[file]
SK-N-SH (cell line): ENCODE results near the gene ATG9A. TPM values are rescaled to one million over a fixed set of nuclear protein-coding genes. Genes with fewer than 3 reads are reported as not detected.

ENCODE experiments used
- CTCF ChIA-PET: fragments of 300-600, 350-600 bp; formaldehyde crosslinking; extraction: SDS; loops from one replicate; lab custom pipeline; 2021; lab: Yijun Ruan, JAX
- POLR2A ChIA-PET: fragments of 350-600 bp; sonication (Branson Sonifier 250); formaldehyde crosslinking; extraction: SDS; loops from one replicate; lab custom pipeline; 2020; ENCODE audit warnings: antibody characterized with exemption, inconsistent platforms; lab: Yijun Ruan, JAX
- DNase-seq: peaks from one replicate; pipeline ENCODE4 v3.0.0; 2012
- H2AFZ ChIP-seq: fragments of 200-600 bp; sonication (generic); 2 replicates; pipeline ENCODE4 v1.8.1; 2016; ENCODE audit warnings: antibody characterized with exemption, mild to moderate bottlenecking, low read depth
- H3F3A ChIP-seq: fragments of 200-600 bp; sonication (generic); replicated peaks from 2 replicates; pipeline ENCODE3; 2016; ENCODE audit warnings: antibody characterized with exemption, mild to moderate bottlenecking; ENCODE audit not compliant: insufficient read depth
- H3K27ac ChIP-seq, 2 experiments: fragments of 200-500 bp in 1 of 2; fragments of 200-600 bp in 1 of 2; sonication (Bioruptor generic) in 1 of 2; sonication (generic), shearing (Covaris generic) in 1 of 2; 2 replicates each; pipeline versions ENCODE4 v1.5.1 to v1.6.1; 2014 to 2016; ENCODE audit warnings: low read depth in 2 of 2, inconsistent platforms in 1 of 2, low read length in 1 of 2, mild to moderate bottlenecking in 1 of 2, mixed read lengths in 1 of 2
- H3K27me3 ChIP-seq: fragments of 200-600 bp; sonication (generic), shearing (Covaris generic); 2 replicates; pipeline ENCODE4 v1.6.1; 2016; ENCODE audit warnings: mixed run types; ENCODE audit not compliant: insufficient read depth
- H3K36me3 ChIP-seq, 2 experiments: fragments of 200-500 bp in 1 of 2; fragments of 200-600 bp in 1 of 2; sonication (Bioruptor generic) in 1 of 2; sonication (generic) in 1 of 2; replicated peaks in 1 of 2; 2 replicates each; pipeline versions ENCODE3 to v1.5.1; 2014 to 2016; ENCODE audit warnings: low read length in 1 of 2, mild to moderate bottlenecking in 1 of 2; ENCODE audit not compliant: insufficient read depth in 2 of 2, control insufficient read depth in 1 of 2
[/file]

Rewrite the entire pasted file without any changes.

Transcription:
SK-N-SH (cell line): ENCODE results near the gene ATG9A. TPM values are rescaled to one million over a fixed set of nuclear protein-coding genes. Genes with fewer than 3 reads are reported as not detected.

ENCODE experiments used
- CTCF ChIA-PET: fragments of 300-600, 350-600 bp; formaldehyde crosslinking; extraction: SDS; loops from one replicate; lab custom pipeline; 2021; lab: Yijun Ruan, JAX
- POLR2A ChIA-PET: fragments of 350-600 bp; sonication (Branson Sonifier 250); formaldehyde crosslinking; extraction: SDS; loops from one replicate; lab custom pipeline; 2020; ENCODE audit warnings: antibody characterized with exemption, inconsistent platforms; lab: Yijun Ruan, JAX
- DNase-seq: peaks from one replicate; pipeline ENCODE4 v3.0.0; 2012
- H2AFZ ChIP-seq: fragments of 200-600 bp; sonication (generic); 2 replicates; pipeline ENCODE4 v1.8.1; 2016; ENCODE audit warnings: antibody characterized with exemption, mild to moderate bottlenecking, low read depth
- H3F3A ChIP-seq: fragments of 200-600 bp; sonication (generic); replicated peaks from 2 replicates; pipeline ENCODE3; 2016; ENCODE audit warnings: antibody characterized with exemption, mild to moderate bottlenecking; ENCODE audit not compliant: insufficient read depth
- H3K27ac ChIP-seq, 2 experiments: fragments of 200-500 bp in 1 of 2; fragments of 200-600 bp in 1 of 2; sonication (Bioruptor generic) in 1 of 2; sonication (generic), shearing (Covaris generic) in 1 of 2; 2 replicates each; pipeline versions ENCODE4 v1.5.1 to v1.6.1; 2014 to 2016; ENCODE audit warnings: low read depth in 2 of 2, inconsistent platforms in 1 of 2, low read length in 1 of 2, mild to moderate bottlenecking in 1 of 2, mixed read lengths in 1 of 2
- H3K27me3 ChIP-seq: fragments of 200-600 bp; sonication (generic), shearing (Covaris generic); 2 replicates; pipeline ENCODE4 v1.6.1; 2016; ENCODE audit warnings: mixed run types; ENCODE audit not compliant: insufficient read depth
- H3K36me3 ChIP-seq, 2 experiments: fragments of 200-500 bp in 1 of 2; fragments of 200-600 bp in 1 of 2; sonication (Bioruptor generic) in 1 of 2; sonication (generic) in 1 of 2; replicated peaks in 1 of 2; 2 replicates each; pipeline versions ENCODE3 to v1.5.1; 2014 to 2016; ENCODE audit warnings: low read length in 1 of 2, mild to moderate bottlenecking in 1 of 2; ENCODE audit not compliant: insufficient read depth in 2 of 2, control insufficient read depth in 1 of 2